Over the years since, I have occasionally thought about the Beatles about my interest in Paul as my favorite Beatle. For a while I was very dismissive of my former self. I wanted to like Wings, but I couldn't even get interested. OK, maybe "Live and Let Live," but you know what I mean. Meanwhile, John was making art with Yoko Ono and being Mister Interesting. While I have always agreed with the sentiment that when it comes to Silly Love Songs,  sure, "what's wrong with that?" I also felt like "Really, is that all you got?"

Then for a long time I didn't think about the Beatles, as I got obsessed with The Cure (not embarrassed to admit this), T. Rex (still think they are the best), The Velvet Underground (talk about obsession) and Pavement (not trying to be pretentious, just like their music).

Then around the time that Linda McCartney died (in 1998), I remember thinking: maybe I wasn't crazy to have Paul as my favorite Beatle, at least if I was thinking in terms of romance. I mean, this guy got married to an interesting woman, Linda Eastman, who was an artist and activist, and stayed married to her for 29 years until she died of cancer. OK, things didn't work out with Heather Mills, but then immediately after divorcing her he married Nancy Shevell. Paul seems to enjoy family life and spending time with his wives and kids. I thought to myself: "Paul could have actually been a good person to be in a romance with. He seems like kind of a romantic guy."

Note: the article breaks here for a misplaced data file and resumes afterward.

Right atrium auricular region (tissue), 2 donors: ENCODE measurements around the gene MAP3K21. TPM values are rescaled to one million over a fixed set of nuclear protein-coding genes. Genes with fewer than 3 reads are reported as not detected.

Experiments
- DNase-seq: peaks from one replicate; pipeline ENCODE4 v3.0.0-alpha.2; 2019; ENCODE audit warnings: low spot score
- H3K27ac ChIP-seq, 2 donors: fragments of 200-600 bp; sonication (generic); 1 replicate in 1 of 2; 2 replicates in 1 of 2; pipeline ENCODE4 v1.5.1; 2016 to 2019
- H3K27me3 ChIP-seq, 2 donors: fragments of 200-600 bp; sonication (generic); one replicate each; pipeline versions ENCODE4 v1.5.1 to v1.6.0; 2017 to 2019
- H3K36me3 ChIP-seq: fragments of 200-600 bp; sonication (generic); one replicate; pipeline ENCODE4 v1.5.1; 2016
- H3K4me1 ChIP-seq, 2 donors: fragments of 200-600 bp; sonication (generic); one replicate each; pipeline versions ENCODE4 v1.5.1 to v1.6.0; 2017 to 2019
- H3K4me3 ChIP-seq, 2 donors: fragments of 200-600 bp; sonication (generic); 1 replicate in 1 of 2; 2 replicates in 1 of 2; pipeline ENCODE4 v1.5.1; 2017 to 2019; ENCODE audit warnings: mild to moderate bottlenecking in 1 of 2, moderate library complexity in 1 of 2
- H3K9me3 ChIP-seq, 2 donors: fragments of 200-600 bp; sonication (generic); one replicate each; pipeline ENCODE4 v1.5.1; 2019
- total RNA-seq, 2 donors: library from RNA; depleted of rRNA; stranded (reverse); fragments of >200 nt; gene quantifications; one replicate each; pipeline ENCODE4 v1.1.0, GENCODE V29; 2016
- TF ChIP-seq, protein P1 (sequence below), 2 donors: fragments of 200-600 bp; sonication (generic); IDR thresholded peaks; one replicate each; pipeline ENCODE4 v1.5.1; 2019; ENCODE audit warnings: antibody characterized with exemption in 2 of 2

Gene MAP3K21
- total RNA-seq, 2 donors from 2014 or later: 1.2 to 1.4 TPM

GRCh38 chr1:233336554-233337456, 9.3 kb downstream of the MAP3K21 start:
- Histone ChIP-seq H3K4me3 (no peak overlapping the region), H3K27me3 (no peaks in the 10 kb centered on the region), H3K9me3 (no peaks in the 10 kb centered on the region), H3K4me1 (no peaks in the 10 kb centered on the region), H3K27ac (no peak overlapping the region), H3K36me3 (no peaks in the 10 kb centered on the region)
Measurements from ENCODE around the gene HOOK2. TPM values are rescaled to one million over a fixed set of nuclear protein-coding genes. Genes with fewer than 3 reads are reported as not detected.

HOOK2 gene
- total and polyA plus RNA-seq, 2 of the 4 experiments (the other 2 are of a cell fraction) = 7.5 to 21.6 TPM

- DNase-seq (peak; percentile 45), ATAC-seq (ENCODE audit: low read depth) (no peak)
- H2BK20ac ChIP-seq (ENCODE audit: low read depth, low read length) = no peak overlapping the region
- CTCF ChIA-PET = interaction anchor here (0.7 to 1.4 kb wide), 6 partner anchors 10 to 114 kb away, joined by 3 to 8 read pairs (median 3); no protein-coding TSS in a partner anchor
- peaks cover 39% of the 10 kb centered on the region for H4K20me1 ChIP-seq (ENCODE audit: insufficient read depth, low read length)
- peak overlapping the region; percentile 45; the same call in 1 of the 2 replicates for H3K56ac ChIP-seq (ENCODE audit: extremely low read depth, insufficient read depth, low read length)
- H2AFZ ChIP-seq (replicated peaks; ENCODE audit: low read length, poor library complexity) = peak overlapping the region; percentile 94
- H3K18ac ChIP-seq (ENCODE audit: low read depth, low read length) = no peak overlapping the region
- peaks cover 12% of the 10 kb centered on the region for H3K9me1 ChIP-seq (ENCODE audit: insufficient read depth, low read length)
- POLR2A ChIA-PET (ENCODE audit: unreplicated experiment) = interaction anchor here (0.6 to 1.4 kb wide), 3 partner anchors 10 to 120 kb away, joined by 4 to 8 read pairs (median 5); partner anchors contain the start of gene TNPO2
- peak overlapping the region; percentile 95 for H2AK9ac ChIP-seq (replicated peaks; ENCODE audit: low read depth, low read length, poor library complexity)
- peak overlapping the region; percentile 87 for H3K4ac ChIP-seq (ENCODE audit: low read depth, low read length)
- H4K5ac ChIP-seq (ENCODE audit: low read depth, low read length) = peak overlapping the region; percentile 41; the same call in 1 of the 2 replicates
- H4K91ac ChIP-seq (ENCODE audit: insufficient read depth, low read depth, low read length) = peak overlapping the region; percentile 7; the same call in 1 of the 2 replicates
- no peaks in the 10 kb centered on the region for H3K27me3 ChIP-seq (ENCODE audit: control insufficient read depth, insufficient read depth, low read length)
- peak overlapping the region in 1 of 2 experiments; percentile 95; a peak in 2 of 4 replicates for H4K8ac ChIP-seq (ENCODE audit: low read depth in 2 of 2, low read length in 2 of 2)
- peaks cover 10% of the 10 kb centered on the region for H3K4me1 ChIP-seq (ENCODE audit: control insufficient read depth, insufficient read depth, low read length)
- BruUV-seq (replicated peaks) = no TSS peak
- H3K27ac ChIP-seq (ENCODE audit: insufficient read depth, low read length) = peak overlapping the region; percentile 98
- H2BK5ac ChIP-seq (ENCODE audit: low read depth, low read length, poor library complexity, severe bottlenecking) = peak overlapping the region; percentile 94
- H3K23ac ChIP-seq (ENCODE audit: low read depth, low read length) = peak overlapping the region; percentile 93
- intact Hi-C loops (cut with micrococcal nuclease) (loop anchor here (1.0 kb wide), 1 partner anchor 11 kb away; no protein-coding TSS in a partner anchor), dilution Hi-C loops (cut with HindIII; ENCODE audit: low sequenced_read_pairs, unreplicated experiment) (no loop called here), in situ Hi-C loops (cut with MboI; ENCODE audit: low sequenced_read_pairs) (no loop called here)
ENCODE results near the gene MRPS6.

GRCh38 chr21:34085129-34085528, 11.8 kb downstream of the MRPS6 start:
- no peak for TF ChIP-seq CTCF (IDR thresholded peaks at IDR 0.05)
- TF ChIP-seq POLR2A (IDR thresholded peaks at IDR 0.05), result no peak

Lately, though, I've soured on the idea of Paul as a favorite Beatle. Paul is boring, and the older I get, the more I feel like boring is not OK. This sentiment was reinforced when Paul appeared on the WTF podcast, which I listen to obsessively. Usually, Marc's interviews get people to talk about some things that are painful, or conflictual, or that they just feel weird about. Paul's interview, by contrast, was like a PR plug that went on for an hour. Crushingly dull.

With respect to the other Beatles though, I'm not sure. John's particular brand of humorless activism feels kind of smug to me, and George is still a cipher. Ringo, perhaps? Songs like Octopus's Garden are weird, amusing, and lighthearted -- and isn't weird, amusing, and lighthearted in short supply these days? On the other hand, as one of the manifestations of the weirdness of modern life, I just learned that Ringo is a Brexiteer.